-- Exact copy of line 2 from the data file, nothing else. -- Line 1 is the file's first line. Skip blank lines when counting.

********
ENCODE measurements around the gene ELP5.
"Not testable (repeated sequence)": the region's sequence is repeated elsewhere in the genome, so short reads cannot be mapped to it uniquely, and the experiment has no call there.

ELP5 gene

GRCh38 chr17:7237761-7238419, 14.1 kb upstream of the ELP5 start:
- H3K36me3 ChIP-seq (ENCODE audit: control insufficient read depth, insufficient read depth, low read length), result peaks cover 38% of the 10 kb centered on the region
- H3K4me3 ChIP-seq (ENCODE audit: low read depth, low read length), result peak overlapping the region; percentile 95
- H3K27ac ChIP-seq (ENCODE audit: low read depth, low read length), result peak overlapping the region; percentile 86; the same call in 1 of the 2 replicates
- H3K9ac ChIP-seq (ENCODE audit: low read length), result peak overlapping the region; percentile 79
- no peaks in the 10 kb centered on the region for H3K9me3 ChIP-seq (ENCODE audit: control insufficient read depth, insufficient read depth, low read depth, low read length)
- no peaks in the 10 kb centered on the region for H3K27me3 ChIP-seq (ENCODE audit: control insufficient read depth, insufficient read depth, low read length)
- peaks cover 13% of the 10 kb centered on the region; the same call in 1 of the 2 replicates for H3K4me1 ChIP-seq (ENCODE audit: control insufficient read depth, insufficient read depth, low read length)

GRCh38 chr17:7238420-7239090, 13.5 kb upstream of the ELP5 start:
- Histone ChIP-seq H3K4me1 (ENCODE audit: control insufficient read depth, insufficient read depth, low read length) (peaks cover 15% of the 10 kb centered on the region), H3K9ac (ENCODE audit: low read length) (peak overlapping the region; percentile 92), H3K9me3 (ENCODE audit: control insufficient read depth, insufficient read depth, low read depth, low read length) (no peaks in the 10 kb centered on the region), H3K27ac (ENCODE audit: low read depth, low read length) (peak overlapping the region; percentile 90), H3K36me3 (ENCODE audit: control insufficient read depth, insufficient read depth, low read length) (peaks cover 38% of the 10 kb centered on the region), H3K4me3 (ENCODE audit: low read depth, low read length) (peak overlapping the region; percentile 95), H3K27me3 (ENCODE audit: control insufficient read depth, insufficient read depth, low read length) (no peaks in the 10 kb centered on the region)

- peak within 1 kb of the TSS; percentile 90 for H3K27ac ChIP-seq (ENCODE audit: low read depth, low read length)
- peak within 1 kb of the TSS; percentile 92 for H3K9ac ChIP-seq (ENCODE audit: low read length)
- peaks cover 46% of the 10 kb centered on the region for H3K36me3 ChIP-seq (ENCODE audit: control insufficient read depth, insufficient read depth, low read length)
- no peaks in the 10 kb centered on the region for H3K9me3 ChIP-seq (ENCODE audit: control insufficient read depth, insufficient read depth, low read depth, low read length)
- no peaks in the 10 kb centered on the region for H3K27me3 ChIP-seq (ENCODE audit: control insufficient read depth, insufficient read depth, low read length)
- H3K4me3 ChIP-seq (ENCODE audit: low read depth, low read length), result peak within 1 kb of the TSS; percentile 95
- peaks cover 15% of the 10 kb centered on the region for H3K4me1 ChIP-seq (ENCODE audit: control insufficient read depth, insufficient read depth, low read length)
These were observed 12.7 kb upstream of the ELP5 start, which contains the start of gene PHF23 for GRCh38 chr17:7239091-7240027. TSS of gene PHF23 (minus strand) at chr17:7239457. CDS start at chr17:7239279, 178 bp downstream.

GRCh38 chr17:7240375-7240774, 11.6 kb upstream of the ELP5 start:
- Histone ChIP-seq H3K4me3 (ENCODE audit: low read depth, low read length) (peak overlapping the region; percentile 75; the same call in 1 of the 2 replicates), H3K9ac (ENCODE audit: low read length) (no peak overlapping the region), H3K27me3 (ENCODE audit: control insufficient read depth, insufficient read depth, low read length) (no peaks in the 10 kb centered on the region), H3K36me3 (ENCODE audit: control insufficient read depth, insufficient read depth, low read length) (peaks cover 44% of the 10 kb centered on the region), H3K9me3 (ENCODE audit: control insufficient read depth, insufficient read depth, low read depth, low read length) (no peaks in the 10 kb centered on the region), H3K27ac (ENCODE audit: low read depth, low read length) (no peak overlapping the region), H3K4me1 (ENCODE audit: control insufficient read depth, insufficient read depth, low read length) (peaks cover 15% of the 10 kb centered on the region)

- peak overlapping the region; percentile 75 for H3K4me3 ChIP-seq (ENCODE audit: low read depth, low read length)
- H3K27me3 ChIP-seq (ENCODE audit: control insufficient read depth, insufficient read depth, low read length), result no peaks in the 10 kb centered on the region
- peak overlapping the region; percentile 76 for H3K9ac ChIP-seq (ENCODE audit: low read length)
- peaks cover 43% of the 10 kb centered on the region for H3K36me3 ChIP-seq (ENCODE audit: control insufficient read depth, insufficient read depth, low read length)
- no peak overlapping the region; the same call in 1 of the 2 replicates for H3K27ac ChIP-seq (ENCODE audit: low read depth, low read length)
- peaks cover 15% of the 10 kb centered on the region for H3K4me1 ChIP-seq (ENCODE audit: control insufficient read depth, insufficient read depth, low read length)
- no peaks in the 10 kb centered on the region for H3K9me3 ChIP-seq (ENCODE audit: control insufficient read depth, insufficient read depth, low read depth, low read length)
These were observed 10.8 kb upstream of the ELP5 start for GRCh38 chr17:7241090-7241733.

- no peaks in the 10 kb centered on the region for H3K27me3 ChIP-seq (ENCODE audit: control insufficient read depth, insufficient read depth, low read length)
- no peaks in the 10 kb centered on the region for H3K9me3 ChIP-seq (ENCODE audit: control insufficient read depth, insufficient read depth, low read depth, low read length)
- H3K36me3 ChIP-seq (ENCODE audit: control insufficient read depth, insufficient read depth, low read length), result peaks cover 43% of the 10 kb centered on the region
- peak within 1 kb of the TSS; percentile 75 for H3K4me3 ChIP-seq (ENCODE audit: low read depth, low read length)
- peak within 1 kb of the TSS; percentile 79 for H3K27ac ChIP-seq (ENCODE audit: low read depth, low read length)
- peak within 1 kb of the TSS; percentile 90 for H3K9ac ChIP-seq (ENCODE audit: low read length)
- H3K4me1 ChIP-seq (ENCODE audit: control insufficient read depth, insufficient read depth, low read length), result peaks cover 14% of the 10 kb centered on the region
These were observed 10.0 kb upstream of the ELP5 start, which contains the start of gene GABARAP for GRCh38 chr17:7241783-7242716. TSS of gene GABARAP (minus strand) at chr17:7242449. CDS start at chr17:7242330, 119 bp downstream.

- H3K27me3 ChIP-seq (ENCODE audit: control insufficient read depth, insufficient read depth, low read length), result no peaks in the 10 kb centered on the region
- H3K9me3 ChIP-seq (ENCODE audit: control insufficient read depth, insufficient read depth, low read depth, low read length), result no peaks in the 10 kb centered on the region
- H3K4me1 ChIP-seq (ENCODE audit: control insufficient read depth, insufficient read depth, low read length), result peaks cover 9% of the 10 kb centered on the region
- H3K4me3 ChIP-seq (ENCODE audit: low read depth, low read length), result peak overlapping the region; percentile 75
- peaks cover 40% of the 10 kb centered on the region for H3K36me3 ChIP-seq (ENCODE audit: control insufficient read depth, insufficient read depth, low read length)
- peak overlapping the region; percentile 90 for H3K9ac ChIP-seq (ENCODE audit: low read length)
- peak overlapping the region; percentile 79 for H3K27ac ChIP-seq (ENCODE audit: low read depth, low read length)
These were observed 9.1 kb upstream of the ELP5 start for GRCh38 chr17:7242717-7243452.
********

"Not testable (repeated sequence)": the region's sequence is repeated elsewhere in the genome, so short reads cannot be mapped to it uniquely, and the experiment has no call there.